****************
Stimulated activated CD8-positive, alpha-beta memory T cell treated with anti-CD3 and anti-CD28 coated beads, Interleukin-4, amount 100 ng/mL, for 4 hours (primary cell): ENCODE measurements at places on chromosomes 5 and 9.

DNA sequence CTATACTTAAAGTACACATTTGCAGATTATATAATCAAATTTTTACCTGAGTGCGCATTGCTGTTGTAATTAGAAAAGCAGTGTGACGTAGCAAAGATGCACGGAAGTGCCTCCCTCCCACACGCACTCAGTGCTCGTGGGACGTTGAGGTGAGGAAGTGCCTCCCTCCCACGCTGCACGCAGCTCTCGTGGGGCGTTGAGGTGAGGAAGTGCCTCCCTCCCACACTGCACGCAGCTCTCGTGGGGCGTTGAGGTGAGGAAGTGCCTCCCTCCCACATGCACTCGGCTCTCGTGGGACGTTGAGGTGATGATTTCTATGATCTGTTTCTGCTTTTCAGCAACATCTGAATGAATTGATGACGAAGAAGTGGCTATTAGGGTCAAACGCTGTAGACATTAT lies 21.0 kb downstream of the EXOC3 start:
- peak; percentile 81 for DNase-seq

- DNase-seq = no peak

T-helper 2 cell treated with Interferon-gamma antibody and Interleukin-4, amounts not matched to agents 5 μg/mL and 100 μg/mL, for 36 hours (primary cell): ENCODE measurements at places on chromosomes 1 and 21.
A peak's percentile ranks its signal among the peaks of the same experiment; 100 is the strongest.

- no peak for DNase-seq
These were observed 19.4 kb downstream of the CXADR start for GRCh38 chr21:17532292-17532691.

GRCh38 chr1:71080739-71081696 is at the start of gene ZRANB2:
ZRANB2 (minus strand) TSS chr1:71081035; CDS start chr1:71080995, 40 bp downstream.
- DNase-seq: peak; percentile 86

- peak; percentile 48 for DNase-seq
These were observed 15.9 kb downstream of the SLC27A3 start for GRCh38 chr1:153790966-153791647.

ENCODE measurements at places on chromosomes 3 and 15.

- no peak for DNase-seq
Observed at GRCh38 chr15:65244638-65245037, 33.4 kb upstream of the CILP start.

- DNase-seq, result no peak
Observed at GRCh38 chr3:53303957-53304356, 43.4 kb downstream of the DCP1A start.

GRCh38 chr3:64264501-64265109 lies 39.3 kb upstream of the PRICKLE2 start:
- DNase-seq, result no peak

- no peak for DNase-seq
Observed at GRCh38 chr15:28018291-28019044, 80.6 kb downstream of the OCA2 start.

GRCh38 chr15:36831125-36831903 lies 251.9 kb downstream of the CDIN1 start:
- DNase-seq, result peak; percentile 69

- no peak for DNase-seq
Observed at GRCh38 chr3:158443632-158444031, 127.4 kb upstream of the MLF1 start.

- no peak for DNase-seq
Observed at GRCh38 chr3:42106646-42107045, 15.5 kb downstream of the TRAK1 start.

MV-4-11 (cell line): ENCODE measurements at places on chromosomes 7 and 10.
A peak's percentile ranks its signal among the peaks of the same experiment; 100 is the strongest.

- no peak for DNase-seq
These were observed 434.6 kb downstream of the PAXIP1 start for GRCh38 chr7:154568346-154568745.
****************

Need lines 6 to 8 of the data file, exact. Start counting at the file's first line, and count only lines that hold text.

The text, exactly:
A peak's percentile ranks its signal among the peaks of the same experiment; 100 is the strongest.

- no peak for DNase-seq
These were observed 19.4 kb downstream of the CXADR start for GRCh38 chr21:17532292-17532691.